Johnnie D’s has been around for over 30 years. There menu is mainstream American with a good variety of large portions on their dinner plates. Breakfast is a big draw as well. The place is just west of Apple Valley and Bear Valley roads. They offer selected menus for Seniors Over 55 so the restaurant is a favorite among the silver-haired crowd.

Johnnie D's near Home Depot

Johnnie D’s near Home Depot

Burger Depot

Burger Depot — for 36 years

While we’re thinking about great places, my granddaughter, stopped by to add her favorite spots to eat. One was Burger Depot, a little place with only a few tables, an efficient drive-thru, and their theme inside is the history of trains.

David and Karen Mount, the sole owners, have served Lucerne Valley customers for a little over 35 years. “The food is amazing,” my granddaughter says.

She’s quick to note that the other best place to eat in Lucerne Valley is Cafe 247, right at the intersection where Hwy 247 makes a turn northward. The menu has not only pizza and breakfast burritos with gravy, but it also has for a new addition jalapenos poppers.

In the Middle of Nowhere -- Cafe 247

In the Middle of Nowhere — Cafe 247

She says her dad loves them, but she won’t try them yet. “They’re hot!” The business is under new management since April, and the hours have changed for the winter. If you come out for the quiet ride into the desert, be sure to call ahead 760.248.6088.

Well, that’s enough to start the restaurant list. Let us know, in Comments below, what and where your favorite place to eat can be located.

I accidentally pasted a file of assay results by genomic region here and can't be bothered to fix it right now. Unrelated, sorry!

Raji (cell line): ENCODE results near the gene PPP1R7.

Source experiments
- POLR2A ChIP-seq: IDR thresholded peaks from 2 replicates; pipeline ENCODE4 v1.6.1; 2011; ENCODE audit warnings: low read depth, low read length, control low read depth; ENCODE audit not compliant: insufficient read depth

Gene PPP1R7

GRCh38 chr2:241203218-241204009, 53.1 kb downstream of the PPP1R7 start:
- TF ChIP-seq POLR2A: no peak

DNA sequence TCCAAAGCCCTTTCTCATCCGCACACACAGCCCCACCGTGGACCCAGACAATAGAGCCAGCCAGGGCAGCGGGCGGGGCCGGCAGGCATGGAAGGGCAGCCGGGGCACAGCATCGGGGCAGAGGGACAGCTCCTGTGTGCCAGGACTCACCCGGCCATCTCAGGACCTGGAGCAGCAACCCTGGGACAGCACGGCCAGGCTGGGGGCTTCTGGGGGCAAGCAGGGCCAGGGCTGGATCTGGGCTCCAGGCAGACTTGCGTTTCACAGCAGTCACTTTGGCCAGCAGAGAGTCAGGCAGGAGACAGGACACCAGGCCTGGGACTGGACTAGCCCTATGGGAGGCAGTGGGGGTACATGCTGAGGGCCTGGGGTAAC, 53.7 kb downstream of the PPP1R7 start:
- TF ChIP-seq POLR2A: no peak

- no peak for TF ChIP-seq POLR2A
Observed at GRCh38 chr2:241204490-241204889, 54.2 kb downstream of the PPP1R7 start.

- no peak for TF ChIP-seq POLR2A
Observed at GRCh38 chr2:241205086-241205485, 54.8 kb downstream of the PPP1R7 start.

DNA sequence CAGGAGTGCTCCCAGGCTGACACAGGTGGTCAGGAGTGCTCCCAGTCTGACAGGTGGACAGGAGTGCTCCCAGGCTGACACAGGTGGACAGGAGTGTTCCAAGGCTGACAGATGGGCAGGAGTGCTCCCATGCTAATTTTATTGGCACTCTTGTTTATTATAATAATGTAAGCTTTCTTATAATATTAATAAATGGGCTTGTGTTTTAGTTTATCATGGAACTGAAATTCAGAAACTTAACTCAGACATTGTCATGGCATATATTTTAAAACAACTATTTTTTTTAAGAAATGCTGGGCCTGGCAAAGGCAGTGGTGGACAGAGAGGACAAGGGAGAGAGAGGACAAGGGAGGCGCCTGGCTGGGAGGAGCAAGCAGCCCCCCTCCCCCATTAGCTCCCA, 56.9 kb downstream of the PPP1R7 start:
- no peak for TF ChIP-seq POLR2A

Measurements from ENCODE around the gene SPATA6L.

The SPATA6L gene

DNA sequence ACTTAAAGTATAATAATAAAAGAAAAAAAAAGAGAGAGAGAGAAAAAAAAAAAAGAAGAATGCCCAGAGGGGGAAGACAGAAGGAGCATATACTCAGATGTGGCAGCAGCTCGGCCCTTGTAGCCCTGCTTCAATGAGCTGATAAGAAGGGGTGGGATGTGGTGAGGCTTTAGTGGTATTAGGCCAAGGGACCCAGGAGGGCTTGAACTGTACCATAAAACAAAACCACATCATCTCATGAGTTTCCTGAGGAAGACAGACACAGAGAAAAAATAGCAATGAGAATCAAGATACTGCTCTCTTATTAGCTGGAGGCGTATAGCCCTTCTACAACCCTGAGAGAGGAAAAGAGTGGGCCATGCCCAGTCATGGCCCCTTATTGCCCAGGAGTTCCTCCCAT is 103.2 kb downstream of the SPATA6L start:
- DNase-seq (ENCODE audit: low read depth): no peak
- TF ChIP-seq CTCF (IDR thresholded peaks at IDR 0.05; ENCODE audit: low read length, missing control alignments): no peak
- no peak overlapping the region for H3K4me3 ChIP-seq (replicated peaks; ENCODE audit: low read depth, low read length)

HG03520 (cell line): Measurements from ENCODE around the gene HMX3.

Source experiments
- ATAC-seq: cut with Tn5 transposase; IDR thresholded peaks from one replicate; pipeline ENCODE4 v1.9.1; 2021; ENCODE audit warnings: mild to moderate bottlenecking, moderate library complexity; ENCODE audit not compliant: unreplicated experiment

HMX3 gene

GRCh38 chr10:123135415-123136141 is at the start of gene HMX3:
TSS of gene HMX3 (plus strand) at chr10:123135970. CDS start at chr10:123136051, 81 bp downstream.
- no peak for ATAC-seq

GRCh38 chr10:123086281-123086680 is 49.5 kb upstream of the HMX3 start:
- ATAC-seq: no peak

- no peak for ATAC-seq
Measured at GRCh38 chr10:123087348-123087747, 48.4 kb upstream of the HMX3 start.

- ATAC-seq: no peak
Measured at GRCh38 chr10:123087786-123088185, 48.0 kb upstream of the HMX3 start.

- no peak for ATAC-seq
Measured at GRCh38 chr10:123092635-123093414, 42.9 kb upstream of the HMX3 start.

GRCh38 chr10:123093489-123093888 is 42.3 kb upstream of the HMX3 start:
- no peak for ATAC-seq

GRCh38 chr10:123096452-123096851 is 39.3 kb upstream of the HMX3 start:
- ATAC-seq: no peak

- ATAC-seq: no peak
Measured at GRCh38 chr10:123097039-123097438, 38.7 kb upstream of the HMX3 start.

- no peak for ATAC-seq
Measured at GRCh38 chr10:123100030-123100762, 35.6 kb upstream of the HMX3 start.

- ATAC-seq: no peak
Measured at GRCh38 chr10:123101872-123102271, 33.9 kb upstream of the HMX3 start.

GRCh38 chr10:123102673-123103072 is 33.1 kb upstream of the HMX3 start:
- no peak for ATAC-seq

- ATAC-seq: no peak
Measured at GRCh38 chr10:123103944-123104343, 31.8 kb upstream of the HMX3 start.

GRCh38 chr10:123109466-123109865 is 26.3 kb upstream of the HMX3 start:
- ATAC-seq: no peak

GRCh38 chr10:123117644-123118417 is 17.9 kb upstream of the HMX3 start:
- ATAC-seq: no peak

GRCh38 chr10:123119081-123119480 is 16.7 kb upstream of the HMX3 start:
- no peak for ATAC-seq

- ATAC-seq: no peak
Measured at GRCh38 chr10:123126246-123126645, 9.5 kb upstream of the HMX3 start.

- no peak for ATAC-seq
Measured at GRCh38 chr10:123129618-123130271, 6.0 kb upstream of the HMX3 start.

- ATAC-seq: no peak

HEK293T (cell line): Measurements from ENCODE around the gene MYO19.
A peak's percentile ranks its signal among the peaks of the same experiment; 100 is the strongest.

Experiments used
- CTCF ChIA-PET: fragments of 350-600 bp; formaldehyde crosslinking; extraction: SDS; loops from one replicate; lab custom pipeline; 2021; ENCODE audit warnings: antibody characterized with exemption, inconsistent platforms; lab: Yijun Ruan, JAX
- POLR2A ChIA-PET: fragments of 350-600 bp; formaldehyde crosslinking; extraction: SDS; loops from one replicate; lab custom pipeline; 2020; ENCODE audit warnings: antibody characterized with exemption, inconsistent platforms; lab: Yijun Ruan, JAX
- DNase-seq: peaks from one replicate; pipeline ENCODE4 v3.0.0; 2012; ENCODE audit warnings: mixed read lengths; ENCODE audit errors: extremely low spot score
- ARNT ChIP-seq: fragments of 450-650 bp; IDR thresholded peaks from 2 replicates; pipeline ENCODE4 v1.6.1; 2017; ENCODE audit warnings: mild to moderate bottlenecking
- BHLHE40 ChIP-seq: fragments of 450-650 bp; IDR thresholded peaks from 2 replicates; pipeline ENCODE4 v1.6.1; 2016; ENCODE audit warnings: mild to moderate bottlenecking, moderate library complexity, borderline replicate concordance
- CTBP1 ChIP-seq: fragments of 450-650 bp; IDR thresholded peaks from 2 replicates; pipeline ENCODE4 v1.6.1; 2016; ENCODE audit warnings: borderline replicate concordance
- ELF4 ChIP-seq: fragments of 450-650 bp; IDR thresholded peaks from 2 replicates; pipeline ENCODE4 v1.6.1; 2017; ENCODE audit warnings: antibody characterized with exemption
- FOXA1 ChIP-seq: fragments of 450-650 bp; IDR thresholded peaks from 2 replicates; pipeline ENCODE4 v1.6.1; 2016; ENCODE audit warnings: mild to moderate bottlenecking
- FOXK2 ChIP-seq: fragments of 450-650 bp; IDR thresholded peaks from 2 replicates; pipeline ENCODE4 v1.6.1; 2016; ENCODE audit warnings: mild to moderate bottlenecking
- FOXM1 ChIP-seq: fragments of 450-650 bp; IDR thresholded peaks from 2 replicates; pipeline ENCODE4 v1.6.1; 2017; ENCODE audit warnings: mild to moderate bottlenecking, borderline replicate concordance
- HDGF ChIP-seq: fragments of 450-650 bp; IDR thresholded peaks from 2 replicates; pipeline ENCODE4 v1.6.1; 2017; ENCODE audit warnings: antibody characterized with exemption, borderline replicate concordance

Rusty LaGrange

From “Fall Back” to “Jump Time”

From “Fall Back” to “Jump Time”
Ice forming in storm clouds

Ice forming in storm clouds

When we get word through the TV news or a notice in the newspaper that we must set our clocks back an hour, suddenly my world stops.

Vivid skies appear as the nights get chilly

Vivid skies appear as the nights get chilly

double rainbow_01172015

A double rainbow is gift before freezing

I find that I go directly to holiday mode in my mind and each cold breath of winter approaching is a reminder that I only have a few weeks ahead before the holidays take center stage. For me it’s Jump Time. Time seems to jump forward and days fly by so quickly that even planning seems futile. By the time I plan, time has run away.

Is this a bad thing? How do you cope with the changes in weather and in events to prepare for it? Does your world feel like it’s running away from you? Share some of your strategies for

making holiday time fun for your family. (You might check out some of the cool nonprofit organizations that make gift giving easier.)

To help corral this feeling I find that using sticky notes on the calendar do help. Beyond that I try to begin my decorating in the week of the holiday. If I wait too long the decor will be out 24 hours and then put away. I’ve never been a Martha Stewart-type of person. I have good years and bad when it comes to decorating and baking for holiday events.

I must admit that some years we run away and go camping just to avoid the mental clutter of the prep time. Too much to do, to buy, too many to see, and purchase gifts. And don’t get me started on holiday cards. One year I sent out 55 Christmas cards; another year only five. Some cards I make from scratch, others are bought last moment as I race out of the grocery store. Whatever.

This year I plan, notice the operative word “plan,” to get all of my cards completed before Christmas Eve. I plan to have turkey soup made after the turkey is carved on Thanksgiving instead of finding the carcass two years later freezer-burned beyond recognition.